New York's Storefront for Art and Architecture celebrated its 30th anniversary with a benefit and silent auction on Friday night. Vito Acconci, who designed Storefront's exhibition space and its jigsaw puzzle façade, was a no show, but director Eva Franch i Gilabert presided over the event in one of her appropriately architectural dresses. An event honoree (along with Yona Friedman and Mary Miss), Steven Holl exchanged some quick banter with Franch before he spoke to the crowd, remembering the Storefront's opening night in 1983. And the ever-charismatic board president Charles Renfro took a break from his duties soliciting donations to announce the "Critical History Project," a conference, exhibition, and film focusing on the Storefront's work over the last three decades to be presented sometime later this year.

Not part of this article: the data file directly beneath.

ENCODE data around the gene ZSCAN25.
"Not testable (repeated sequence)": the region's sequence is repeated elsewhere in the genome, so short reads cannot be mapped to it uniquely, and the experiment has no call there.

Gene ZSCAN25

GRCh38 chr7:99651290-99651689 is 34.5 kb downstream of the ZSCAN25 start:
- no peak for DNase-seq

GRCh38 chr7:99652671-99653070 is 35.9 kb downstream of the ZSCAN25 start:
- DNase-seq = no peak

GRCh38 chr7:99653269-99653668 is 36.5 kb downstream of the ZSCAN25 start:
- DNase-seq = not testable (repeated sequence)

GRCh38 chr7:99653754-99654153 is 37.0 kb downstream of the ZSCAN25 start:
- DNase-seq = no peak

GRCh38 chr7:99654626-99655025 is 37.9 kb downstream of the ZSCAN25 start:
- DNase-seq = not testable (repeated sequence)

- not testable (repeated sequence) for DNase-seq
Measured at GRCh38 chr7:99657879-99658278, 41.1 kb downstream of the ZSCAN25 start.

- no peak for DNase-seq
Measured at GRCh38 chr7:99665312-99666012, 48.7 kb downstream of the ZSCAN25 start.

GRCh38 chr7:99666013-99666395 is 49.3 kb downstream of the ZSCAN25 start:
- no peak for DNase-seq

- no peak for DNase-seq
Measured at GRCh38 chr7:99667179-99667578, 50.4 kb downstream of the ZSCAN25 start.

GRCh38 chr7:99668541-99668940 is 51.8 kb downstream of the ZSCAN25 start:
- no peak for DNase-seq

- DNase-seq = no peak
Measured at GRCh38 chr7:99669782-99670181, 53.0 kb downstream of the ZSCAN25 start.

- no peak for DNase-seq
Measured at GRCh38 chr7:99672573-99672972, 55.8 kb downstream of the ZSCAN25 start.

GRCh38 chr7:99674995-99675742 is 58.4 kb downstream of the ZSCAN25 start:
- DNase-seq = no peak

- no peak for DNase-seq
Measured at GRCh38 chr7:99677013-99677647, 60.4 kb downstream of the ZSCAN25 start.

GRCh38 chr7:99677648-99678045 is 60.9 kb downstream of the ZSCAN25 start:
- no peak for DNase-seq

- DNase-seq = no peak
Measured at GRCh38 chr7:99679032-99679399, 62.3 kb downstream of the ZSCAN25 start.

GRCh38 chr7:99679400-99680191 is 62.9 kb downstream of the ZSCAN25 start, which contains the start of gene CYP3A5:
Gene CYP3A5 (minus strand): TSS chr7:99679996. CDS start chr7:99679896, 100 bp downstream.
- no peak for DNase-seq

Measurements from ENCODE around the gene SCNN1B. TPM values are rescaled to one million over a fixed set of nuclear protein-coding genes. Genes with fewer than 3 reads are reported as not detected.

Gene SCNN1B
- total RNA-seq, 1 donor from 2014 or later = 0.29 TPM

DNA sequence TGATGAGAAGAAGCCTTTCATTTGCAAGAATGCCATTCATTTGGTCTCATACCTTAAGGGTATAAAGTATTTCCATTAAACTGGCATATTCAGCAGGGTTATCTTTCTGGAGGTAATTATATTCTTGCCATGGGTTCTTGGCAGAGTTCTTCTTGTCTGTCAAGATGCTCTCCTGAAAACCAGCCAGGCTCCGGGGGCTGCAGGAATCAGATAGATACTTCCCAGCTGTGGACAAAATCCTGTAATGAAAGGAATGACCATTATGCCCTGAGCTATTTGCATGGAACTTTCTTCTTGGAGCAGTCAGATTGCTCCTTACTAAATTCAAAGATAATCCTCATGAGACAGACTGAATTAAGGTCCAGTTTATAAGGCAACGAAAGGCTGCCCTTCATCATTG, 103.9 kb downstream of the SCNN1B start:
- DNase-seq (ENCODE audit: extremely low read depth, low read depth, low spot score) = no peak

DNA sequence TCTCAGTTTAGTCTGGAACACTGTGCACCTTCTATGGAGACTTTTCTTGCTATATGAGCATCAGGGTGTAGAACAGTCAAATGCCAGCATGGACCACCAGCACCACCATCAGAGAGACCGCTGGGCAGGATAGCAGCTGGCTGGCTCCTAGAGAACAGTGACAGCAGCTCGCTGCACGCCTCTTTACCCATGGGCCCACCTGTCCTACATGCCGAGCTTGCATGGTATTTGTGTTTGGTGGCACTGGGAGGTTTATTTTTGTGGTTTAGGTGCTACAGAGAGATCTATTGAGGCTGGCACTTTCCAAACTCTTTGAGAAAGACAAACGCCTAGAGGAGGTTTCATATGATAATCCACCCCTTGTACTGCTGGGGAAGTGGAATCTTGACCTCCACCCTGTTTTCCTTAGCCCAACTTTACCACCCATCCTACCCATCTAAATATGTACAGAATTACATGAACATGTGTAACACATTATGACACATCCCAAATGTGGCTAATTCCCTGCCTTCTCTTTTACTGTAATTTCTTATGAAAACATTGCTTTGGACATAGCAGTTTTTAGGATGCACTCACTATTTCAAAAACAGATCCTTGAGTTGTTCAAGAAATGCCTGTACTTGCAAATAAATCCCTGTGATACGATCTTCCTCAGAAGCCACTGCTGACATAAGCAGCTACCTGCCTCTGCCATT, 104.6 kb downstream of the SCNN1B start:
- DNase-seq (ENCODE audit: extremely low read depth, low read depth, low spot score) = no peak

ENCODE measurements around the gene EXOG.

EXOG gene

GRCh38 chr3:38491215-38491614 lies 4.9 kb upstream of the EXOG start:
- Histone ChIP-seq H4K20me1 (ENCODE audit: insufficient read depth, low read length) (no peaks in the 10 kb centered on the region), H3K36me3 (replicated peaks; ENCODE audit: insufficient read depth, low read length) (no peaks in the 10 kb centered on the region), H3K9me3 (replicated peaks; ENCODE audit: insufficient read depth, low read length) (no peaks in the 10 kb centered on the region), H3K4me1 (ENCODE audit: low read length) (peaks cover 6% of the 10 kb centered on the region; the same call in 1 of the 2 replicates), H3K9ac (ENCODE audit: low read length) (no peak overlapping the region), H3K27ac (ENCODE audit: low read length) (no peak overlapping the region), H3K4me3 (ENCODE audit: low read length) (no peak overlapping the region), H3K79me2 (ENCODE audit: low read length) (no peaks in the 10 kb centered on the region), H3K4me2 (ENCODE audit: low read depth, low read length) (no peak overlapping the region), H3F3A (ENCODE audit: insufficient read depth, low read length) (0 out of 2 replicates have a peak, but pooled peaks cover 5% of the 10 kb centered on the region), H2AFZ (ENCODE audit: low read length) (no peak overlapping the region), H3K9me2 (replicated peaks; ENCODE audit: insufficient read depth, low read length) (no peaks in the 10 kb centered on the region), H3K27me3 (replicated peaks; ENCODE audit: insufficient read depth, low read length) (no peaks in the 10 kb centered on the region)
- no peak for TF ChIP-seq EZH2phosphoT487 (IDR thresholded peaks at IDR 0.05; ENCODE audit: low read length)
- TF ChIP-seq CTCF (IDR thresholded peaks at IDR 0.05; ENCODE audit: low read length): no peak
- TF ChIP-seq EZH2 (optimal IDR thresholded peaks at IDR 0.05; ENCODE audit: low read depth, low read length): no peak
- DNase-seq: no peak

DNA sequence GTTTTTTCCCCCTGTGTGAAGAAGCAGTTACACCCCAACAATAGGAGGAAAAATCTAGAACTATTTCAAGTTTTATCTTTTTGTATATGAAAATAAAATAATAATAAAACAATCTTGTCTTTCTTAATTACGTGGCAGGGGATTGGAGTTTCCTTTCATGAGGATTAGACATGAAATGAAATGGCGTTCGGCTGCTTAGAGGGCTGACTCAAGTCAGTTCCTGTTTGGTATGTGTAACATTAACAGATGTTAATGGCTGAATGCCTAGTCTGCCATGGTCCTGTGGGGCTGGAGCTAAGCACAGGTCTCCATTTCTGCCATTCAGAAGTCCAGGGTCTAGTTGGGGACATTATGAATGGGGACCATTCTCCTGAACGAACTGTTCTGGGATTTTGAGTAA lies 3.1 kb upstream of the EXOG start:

But the star of the party was the venue. The event took place on the 9th Floor of 5 Beekman Street—also known as Temple Court—a long-abandoned 1882 building just off of City Hall Park in Lower Manhattan. Inside its brick and terra cotta façade, former offices ring a full-height atrium capped by an iron-and-glass skylight, both of which had been largely forgotten since the beginning of the 20th century until the blog Scouting New York brought them back to public light a few years ago. The vertiginous, grand, and beautifully decayed space includes cast-iron balustrades and other ornamental details, such as dragon-shaped metal brackets. A developer is currently renovating the building into 297-room hotel and 90 apartments, but Curbed recently posted some photos showing the dilapidated beauty in its current amazing state.